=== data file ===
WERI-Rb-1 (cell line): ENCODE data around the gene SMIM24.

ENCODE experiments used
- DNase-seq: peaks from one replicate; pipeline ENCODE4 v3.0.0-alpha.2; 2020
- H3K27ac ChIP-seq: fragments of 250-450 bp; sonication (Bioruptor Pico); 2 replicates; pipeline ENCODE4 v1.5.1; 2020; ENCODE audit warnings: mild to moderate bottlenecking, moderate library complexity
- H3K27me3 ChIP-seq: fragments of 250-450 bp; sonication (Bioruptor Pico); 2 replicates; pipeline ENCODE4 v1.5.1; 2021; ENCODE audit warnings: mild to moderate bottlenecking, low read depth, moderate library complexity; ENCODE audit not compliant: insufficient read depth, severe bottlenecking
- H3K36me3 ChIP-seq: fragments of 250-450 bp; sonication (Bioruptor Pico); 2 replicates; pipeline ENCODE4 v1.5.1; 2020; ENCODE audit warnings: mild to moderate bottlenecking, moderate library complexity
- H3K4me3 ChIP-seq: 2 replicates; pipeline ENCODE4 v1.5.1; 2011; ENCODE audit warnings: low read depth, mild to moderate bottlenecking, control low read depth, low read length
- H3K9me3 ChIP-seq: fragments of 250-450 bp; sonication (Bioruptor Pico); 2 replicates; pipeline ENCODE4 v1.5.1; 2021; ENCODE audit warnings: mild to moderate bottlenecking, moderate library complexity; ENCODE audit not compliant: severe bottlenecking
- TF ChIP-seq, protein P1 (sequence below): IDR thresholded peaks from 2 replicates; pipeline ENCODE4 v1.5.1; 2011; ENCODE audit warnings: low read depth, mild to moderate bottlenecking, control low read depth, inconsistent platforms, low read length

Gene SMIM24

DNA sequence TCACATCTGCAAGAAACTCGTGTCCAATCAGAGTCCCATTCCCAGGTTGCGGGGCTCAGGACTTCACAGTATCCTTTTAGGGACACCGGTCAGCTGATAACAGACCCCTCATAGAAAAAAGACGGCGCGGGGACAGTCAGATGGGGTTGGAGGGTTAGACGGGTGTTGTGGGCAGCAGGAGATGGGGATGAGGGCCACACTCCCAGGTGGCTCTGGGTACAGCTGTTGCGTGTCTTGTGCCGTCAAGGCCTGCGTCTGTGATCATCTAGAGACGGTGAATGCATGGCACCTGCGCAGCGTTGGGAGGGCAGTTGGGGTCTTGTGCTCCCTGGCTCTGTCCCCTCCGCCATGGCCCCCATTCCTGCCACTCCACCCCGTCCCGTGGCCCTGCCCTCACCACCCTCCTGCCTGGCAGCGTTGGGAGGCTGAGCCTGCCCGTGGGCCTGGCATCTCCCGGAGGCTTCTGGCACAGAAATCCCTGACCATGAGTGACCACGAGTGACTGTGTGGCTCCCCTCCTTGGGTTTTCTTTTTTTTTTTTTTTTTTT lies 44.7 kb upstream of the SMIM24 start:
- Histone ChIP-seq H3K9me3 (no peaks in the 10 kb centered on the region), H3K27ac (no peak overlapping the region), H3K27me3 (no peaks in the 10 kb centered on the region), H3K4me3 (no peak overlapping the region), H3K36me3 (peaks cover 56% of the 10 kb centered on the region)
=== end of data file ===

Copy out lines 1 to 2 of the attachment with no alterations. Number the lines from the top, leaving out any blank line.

WERI-Rb-1 (cell line): ENCODE data around the gene SMIM24.

ENCODE experiments used